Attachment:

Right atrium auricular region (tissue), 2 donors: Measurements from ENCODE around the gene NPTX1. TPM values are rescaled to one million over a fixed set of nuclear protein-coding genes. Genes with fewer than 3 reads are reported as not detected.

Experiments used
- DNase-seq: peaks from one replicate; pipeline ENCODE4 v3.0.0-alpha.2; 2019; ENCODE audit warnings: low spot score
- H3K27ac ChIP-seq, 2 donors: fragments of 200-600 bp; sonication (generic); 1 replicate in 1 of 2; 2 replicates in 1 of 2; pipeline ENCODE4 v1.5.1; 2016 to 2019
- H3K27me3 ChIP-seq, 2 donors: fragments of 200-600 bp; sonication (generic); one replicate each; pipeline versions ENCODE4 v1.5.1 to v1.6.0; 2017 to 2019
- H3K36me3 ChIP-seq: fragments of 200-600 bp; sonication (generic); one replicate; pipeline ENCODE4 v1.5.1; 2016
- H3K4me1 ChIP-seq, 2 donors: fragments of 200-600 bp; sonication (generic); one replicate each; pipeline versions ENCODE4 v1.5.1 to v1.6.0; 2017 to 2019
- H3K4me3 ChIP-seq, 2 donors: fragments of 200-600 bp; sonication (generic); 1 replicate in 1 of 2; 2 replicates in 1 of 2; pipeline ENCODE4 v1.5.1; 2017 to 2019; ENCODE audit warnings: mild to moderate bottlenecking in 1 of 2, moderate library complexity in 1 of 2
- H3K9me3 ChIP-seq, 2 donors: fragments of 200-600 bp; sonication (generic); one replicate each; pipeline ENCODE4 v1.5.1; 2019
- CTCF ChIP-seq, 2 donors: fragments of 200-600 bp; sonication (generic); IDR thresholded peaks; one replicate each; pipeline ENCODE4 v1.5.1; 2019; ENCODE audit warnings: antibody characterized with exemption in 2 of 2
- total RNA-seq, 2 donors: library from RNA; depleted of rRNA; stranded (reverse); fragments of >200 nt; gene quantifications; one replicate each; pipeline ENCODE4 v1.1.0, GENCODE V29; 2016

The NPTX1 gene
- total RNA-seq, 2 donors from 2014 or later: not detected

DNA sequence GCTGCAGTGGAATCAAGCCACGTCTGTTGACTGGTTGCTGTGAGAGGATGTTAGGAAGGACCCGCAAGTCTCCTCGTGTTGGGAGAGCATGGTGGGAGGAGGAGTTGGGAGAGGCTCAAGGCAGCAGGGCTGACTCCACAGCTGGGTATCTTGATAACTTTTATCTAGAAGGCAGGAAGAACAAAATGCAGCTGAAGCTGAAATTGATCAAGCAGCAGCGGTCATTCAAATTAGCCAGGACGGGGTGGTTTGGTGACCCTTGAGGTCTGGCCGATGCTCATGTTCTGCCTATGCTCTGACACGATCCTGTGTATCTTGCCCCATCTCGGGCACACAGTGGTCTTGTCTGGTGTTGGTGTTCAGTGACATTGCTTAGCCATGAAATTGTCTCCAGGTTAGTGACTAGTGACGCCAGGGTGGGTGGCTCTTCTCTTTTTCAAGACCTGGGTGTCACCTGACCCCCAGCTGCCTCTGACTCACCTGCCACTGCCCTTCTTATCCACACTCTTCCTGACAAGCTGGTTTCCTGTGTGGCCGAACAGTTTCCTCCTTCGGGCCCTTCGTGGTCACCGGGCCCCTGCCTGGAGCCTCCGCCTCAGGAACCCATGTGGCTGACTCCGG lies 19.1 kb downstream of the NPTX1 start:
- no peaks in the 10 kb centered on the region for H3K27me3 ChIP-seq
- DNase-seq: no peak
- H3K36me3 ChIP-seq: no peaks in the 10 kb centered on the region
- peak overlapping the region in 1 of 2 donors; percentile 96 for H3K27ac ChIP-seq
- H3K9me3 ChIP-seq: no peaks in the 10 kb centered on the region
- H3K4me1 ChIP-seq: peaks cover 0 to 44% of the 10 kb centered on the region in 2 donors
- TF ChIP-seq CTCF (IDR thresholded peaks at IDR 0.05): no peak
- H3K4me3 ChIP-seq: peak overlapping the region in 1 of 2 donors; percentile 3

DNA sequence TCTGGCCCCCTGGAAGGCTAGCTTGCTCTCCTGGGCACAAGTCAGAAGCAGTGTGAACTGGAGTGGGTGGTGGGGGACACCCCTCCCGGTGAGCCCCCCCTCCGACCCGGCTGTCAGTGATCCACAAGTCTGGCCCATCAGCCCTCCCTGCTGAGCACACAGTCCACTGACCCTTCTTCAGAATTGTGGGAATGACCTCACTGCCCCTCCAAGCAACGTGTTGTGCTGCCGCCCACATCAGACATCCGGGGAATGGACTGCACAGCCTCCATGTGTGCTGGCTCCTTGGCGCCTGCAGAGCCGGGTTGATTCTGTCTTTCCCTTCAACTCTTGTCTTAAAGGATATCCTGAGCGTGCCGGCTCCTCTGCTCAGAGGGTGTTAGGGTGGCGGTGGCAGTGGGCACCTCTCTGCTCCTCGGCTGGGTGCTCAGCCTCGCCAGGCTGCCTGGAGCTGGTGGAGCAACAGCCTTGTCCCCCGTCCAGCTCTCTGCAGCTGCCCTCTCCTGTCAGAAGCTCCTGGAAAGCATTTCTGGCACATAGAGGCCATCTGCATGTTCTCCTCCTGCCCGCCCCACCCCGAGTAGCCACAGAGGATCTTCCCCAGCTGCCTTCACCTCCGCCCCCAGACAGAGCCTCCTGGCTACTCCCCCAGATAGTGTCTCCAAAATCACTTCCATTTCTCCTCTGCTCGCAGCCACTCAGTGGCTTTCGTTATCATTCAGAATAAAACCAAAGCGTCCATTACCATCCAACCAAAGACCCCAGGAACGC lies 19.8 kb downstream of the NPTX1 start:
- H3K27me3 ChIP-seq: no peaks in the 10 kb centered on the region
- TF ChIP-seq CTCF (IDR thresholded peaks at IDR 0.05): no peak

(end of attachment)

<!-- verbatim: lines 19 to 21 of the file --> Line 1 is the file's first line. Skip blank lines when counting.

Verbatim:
- H3K9me3 ChIP-seq: no peaks in the 10 kb centered on the region
- H3K4me1 ChIP-seq: peaks cover 0 to 44% of the 10 kb centered on the region in 2 donors
- TF ChIP-seq CTCF (IDR thresholded peaks at IDR 0.05): no peak